India-Japan Nuclear Deal

Yohannan Chemarapally

AFTER years of protracted negotiations, India and Japan finally inked a civilian nuclear cooperation agreement in November last year, during the course of the State visit by the Indian prime minister, Narendra Modi. The deal will now allow Japan to supply India with nuclear fuel, equipment and technology for nuclear power production. India and Japan had started negotiations soon after the signing of the India-US nuclear deal in 2006. Formal negotiations started six years ago. It was only after the right wing nationalist government led by Shinzo Abe came back to power that the negotiations gained momentum.

Japanese public opinion continues to remain vehemently opposed to the spread of nuclear weapons. The memories of Hiroshima and Nagasaki have been indelibly etched on the Japanese psyche. Ever since returning to power, Abe has focused on reviving the Japanese economy and making his country a military power to be reckoned with in the region. Japan, an all weather political ally of the United States is a key component of the Obama administration’s “military pivot” to East Asia. After the NDA government came back to power, India has further tilted towards Washington and Tokyo in the ongoing moves to militarily encircle and try to stop the emergence of a “rising” China as a next superpower.

The nuclear deal with Japan will further strengthen the Washington-Delhi-Tokyo axis. Another important reason why Abe was keen to expedite the nuclear deal with India was because it would provide a lifeline for the floundering nuclear industry in Japan that has been reeling from the twin effects of the Fukushima disaster and global recession. Very few countries in the world, for various reasons, ranging from the economic to ecological, are now going in for nuclear power. In Japan itself, plans for the construction of more than a dozen nuclear reactors were canceled after the meltdowns in the Fukushima-Daichi nuclear plant in 2011. Big Japanese conglomerates like Hitachi and Toshiba were adversely affected by the slowdown in the business.

Among the few countries that are still keen to buy nuclear reactors, despite the high cost and risks involved, are Asian ones like India, Pakistan and Vietnam. Vietnam is said to be on the verge of canceling an order it had placed with Japan to construct a nuclear reactor. India, it seems is the only country really left, that was willing to spend big bucks on nuclear reactors. India plans to build 20 nuclear reactors within the next decade. India has already signed agreements with the US and France for the constructions of nuclear reactors. The United States is expected to build ten nuclear reactors in India in the coming years. But none of the projects have got off the ground due to the unlimited liability law in case of nuclear accident that the previous UPA government had to adopt. Under the law, foreign nuclear vendors are liable to pay billions of dollars in compensation in case of nuclear accidents, like the disaster that happened in Fukushima.  Russia and France, though remaining opposed to the liability law, plan to go ahead with the construction of new nuclear reactors in India.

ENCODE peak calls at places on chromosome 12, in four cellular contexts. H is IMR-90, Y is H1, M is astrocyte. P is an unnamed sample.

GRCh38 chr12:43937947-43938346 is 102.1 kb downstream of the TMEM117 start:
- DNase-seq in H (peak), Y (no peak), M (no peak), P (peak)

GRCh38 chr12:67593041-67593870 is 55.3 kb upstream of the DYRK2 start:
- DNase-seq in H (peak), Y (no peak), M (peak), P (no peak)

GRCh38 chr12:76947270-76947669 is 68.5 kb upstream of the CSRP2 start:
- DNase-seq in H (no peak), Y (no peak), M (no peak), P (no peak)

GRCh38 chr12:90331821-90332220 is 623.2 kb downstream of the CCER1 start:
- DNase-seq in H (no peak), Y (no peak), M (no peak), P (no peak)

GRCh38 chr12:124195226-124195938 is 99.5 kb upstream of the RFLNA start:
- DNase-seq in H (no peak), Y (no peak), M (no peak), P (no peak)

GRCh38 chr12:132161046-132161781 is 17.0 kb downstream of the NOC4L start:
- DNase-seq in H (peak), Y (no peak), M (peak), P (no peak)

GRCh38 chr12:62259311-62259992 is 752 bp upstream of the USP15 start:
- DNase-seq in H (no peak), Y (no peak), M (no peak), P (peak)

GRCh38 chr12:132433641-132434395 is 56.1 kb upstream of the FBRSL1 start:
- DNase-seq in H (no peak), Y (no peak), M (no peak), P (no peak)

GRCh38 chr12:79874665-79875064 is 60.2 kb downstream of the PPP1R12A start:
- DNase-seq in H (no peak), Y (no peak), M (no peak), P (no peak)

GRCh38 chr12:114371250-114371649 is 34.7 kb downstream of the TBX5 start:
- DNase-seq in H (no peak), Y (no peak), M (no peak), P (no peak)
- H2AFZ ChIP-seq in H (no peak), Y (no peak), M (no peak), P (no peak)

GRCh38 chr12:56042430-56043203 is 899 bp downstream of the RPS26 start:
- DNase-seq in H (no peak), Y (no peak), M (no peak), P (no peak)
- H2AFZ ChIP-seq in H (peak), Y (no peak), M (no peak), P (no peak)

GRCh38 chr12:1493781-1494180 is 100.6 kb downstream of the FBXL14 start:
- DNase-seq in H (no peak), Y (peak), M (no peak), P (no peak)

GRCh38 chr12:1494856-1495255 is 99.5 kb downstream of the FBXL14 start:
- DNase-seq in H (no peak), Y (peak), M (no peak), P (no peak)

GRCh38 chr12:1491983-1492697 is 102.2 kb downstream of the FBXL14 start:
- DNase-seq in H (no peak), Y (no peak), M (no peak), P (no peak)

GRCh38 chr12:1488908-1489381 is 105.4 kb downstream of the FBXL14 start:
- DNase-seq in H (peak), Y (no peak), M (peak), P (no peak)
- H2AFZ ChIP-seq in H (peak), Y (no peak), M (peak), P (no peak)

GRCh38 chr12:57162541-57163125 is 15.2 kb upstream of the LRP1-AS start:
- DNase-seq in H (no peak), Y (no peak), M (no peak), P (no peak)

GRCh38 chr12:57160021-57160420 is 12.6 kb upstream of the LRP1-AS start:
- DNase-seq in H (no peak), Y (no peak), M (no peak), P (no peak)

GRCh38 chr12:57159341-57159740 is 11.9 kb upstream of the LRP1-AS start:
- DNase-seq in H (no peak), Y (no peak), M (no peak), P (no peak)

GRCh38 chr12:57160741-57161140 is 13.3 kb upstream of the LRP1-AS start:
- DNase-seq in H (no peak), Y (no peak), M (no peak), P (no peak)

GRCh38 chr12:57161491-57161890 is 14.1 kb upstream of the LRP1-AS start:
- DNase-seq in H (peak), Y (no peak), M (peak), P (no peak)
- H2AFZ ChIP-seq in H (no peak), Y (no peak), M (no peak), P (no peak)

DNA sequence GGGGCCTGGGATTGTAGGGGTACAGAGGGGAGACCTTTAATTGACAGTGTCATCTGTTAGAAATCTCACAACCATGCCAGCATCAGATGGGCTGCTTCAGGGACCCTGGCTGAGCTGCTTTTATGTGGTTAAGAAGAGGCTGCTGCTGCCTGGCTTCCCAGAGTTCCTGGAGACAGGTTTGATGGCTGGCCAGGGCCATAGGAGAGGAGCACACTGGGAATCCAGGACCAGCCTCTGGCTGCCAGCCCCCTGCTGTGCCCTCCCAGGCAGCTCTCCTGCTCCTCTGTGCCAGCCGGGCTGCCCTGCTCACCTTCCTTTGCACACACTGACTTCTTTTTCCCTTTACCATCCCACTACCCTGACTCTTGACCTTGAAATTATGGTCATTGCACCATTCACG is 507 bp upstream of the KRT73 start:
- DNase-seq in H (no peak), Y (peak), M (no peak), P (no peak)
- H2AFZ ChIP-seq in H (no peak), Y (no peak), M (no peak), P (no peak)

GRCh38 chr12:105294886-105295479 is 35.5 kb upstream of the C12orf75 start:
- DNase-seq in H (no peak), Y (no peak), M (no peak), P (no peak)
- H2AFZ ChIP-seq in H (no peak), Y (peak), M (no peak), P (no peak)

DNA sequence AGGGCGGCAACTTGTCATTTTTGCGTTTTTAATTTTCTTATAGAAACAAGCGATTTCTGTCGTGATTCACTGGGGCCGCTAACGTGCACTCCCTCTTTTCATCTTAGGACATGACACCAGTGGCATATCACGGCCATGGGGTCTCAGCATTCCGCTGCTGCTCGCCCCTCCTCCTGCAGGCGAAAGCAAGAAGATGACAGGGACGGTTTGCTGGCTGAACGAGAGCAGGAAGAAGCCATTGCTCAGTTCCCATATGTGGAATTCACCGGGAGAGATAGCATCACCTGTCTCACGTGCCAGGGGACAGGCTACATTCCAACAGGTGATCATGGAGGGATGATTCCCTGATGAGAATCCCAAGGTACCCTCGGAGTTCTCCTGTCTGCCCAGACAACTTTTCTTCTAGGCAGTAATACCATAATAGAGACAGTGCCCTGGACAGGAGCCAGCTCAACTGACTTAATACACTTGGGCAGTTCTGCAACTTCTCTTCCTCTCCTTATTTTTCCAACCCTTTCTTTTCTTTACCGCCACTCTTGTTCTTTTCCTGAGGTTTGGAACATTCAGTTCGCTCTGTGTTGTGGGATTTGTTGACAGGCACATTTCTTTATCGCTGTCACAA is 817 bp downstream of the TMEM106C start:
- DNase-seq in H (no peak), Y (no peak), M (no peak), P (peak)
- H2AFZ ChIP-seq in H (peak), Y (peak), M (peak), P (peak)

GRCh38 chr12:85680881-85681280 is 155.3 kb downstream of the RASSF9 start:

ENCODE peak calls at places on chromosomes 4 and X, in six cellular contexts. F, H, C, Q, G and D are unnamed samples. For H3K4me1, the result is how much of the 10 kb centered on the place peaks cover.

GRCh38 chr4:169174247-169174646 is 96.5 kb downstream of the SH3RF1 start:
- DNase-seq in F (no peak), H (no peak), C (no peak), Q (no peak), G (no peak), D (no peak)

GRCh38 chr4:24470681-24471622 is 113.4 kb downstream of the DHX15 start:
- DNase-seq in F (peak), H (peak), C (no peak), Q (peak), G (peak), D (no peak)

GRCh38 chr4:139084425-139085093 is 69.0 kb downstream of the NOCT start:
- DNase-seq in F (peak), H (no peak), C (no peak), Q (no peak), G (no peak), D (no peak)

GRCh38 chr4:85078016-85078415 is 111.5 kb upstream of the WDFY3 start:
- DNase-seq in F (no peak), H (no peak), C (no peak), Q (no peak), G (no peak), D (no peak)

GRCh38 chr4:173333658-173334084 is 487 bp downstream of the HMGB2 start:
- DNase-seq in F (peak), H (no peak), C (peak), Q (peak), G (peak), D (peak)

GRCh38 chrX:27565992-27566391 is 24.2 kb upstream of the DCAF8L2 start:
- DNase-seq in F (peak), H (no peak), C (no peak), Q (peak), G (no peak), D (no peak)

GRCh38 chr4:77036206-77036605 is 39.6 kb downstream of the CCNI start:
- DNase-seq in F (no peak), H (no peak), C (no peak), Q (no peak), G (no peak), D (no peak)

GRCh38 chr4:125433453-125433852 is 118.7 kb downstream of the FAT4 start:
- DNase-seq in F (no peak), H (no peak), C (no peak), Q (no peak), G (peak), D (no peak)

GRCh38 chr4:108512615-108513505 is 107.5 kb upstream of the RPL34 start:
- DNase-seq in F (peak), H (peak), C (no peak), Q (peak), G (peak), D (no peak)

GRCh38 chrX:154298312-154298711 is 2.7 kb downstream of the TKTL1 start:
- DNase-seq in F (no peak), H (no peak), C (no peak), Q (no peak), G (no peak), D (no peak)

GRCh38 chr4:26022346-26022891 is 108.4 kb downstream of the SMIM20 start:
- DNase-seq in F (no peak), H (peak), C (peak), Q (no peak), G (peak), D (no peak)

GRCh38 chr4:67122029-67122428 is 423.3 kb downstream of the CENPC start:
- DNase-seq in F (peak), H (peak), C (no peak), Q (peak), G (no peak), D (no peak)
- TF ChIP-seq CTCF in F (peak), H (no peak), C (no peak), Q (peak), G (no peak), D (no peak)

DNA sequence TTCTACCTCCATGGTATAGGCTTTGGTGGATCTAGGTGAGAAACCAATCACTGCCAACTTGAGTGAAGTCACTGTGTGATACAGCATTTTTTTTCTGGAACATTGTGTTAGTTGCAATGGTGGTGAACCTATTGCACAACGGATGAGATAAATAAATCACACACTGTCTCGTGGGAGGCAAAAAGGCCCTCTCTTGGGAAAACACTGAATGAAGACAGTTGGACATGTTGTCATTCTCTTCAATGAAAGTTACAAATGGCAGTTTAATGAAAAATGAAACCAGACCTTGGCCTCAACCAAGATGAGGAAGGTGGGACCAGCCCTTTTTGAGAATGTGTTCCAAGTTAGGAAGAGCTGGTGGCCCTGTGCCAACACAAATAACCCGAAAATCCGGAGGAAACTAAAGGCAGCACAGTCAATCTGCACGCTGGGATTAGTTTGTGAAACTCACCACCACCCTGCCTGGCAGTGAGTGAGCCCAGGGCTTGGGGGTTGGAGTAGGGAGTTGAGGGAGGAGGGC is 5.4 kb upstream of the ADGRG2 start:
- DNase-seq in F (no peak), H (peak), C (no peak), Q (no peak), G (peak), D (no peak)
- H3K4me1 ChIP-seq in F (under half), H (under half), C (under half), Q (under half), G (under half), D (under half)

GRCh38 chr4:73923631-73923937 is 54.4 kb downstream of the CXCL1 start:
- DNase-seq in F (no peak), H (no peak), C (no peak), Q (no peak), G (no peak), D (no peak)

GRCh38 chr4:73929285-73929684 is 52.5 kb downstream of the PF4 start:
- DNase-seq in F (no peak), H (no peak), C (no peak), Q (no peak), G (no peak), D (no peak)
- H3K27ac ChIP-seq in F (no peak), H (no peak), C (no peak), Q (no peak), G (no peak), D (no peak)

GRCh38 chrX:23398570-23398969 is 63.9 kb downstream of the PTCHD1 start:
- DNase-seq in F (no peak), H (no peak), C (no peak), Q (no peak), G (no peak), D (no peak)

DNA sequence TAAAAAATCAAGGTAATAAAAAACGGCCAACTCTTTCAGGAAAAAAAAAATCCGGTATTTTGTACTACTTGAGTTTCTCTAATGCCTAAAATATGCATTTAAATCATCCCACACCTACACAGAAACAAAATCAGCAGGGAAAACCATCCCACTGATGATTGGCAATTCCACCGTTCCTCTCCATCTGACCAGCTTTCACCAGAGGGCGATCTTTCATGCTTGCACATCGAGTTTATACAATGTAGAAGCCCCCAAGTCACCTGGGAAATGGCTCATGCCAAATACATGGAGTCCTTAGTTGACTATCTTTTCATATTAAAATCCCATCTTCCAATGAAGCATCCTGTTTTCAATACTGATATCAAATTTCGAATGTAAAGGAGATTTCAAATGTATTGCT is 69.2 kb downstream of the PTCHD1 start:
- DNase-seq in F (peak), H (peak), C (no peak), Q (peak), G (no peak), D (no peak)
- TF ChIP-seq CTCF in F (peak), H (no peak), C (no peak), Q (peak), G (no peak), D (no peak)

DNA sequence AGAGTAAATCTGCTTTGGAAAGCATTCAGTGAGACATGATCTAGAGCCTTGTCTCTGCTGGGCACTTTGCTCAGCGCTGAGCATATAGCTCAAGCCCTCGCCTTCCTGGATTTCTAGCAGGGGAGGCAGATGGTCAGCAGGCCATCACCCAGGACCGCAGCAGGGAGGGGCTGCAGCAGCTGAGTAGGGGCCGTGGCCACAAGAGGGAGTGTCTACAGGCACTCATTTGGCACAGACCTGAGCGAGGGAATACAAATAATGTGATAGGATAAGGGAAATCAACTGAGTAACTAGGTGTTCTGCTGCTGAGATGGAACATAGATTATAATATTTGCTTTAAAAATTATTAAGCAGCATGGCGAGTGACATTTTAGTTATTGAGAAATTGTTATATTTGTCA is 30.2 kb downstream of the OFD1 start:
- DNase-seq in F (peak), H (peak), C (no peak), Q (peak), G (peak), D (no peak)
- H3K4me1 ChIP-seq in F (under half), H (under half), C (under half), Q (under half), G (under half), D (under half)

China and South Korea, meanwhile have been bagging lucrative contracts to build nuclear reactors in a few countries. They have the necessary expertise to build nuclear reactors and they do it at a much cheaper cost. The Japan-India nuclear deal is important for the American companies involved in nuclear industry like Westinghouse, which has won a contract to build six nuclear reactors in India. Westinghouse was purchased by Toshiba in 2006. The Japan India nuclear deal was necessary for Westinghouse to start work on the construction of nuclear reactors in India.

Westinghouse has made little profit since its takeover by the Japanese firm. Toshiba had to incur big financial losses after it acquired the American company, because of a paucity of orders to build nuclear reactors. Areva, the French Company which has bagged a contract to build nuclear reactors in India also sources components from Toshiba. Revenues from the nuclear industry have virtually dried up in the last decade. Now with India announcing grandiose plans for sourcing most of its energy needs from nuclear power, happy days could be back again for Japanese owned companies like Toshiba, Westinghouse and GE-Hitachi.    

The Abe government went ahead and signed the nuclear deal with India despite opposition from important sections of Japanese civil society. It was after all, the first nuclear deal Japan has signed with a non-NPT signatory. The deal was inked just a couple of days after India's defense minister, Manohar Parrikar, publicly said that India's pledge of “no first use” of nuclear weapons was not a sacrosanct one. To clinch the nuclear deal with Japan India had to sign a separate “Note on Views and Understanding” along with the nuclear agreement. In the Note, the Indian government had to reiterate the commitment made by the previous UPA government that India will adhere to its “no first use” nuclear policy.